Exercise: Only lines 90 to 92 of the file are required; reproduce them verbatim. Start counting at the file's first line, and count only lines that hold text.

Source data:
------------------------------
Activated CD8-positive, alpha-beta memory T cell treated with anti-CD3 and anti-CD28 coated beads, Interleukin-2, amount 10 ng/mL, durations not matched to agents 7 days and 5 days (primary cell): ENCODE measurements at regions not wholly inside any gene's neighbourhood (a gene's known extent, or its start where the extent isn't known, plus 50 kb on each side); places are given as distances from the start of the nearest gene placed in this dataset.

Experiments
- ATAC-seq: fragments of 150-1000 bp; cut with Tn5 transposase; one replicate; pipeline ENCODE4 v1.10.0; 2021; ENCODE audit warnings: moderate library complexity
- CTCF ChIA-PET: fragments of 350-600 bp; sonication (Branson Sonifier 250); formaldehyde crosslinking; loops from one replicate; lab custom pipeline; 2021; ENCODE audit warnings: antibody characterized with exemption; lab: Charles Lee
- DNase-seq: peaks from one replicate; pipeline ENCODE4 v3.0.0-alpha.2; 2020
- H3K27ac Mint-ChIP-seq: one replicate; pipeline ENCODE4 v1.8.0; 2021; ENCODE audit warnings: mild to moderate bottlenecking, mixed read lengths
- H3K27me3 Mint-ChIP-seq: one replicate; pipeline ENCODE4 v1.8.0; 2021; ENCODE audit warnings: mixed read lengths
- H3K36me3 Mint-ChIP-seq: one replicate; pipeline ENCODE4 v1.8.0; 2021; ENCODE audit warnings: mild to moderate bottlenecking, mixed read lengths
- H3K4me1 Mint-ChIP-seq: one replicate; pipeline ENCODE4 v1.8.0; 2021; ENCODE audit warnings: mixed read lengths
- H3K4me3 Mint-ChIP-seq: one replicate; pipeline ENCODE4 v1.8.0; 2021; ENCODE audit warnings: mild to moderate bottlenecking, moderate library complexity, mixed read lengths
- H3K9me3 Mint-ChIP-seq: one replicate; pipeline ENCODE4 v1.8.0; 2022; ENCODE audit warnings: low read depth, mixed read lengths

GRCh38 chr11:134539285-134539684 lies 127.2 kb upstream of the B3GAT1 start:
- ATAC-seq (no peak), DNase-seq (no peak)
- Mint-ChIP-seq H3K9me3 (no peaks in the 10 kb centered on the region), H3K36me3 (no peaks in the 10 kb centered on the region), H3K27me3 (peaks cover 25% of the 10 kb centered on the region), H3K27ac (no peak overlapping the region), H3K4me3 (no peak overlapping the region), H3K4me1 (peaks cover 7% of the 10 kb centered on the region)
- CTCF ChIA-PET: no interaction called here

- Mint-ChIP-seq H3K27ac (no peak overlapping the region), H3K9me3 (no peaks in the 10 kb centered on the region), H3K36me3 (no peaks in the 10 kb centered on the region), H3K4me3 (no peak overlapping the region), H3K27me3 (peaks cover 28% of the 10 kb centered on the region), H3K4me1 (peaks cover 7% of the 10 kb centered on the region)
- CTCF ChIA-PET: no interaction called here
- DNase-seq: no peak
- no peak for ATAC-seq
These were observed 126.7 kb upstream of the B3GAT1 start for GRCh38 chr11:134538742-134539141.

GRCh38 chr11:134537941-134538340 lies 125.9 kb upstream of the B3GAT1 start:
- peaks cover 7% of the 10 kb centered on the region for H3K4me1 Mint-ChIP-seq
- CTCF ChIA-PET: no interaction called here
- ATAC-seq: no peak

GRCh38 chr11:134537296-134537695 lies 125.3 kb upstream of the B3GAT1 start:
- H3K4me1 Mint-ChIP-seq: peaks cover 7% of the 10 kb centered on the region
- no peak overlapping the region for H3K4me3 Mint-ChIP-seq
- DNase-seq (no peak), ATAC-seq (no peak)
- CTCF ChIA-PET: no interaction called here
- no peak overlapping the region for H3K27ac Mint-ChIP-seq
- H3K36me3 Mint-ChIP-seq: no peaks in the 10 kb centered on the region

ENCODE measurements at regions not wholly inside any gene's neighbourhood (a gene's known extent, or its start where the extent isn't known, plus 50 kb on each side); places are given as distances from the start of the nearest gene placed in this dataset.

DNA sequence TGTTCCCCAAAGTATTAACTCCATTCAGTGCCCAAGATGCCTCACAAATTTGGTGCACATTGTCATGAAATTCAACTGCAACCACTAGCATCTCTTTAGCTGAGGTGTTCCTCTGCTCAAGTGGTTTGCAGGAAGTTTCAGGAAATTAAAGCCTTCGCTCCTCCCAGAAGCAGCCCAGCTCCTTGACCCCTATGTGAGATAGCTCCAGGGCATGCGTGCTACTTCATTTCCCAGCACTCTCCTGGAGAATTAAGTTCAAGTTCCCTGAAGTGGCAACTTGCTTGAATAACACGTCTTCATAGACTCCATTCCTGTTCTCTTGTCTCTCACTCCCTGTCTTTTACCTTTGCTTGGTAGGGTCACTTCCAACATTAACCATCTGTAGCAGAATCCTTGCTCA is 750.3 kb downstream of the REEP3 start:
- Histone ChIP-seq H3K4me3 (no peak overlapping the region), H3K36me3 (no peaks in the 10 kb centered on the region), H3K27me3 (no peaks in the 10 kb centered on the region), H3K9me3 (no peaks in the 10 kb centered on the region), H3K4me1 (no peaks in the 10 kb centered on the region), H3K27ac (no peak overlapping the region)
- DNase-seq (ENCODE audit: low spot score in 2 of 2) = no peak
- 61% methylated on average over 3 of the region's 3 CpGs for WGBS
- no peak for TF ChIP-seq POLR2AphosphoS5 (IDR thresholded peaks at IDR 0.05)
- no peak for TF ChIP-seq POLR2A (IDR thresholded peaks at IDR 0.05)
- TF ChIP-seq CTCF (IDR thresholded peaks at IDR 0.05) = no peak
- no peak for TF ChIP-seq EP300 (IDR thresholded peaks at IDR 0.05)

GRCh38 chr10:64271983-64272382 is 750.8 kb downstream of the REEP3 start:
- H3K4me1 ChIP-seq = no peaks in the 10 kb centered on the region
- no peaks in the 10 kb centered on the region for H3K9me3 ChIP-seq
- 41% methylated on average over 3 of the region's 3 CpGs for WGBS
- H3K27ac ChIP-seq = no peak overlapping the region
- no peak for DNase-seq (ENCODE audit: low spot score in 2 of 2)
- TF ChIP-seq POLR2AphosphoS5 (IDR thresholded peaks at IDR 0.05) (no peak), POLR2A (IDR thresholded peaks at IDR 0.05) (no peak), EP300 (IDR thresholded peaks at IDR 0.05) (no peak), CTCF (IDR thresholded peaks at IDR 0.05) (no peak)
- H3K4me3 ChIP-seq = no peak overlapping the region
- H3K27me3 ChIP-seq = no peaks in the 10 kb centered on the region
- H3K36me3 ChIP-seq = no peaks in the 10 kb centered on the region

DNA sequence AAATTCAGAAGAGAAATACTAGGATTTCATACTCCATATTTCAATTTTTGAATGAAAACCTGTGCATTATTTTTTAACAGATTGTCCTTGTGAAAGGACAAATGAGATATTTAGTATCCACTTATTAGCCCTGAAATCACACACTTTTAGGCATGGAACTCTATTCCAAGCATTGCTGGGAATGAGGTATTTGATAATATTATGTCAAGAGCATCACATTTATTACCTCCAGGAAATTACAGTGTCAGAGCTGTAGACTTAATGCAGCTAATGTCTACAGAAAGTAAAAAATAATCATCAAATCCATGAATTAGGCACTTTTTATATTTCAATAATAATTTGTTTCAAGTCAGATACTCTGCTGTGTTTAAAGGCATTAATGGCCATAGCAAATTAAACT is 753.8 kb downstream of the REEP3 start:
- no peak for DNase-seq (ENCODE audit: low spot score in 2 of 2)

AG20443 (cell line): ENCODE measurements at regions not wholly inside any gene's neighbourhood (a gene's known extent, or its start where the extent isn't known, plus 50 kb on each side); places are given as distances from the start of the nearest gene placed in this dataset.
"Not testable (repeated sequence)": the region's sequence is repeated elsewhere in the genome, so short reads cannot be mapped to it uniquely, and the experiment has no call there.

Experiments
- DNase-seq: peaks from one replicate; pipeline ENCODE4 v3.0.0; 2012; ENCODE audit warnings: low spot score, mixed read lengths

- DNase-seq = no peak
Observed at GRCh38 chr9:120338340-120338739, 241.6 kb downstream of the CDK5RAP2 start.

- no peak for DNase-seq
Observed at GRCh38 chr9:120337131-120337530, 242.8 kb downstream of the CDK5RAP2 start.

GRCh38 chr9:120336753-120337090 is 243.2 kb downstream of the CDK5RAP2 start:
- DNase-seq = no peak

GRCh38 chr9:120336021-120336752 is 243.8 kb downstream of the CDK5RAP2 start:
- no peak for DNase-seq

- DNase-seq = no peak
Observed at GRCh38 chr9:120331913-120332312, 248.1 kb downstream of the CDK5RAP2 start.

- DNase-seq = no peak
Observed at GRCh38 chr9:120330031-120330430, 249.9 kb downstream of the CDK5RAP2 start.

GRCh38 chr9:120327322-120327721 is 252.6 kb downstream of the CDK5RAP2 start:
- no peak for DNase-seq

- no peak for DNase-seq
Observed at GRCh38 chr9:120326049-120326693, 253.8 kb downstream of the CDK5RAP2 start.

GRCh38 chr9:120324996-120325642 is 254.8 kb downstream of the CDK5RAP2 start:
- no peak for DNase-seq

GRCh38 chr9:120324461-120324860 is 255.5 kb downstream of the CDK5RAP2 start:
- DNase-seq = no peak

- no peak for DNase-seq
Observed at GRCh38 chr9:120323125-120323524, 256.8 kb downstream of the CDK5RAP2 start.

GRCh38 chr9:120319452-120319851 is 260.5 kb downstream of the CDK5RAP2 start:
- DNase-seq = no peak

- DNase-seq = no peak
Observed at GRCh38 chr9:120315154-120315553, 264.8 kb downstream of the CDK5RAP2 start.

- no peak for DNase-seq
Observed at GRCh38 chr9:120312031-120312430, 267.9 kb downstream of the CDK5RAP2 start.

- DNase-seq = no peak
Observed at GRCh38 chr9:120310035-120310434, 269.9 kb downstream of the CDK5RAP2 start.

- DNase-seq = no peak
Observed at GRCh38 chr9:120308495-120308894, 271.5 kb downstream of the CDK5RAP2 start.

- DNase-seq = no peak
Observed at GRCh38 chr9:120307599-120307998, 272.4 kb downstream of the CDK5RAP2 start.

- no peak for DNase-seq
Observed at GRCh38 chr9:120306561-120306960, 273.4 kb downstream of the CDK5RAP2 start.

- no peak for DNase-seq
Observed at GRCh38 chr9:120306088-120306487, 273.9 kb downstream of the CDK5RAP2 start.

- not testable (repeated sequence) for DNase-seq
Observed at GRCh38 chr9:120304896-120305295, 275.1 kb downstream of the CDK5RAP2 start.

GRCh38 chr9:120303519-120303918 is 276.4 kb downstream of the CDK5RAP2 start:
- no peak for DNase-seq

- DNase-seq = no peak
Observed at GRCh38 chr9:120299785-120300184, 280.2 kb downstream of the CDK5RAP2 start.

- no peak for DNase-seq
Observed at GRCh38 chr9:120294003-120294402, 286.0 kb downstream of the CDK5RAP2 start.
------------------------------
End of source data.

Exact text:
Observed at GRCh38 chr9:120307599-120307998, 272.4 kb downstream of the CDK5RAP2 start.

- no peak for DNase-seq
Observed at GRCh38 chr9:120306561-120306960, 273.4 kb downstream of the CDK5RAP2 start.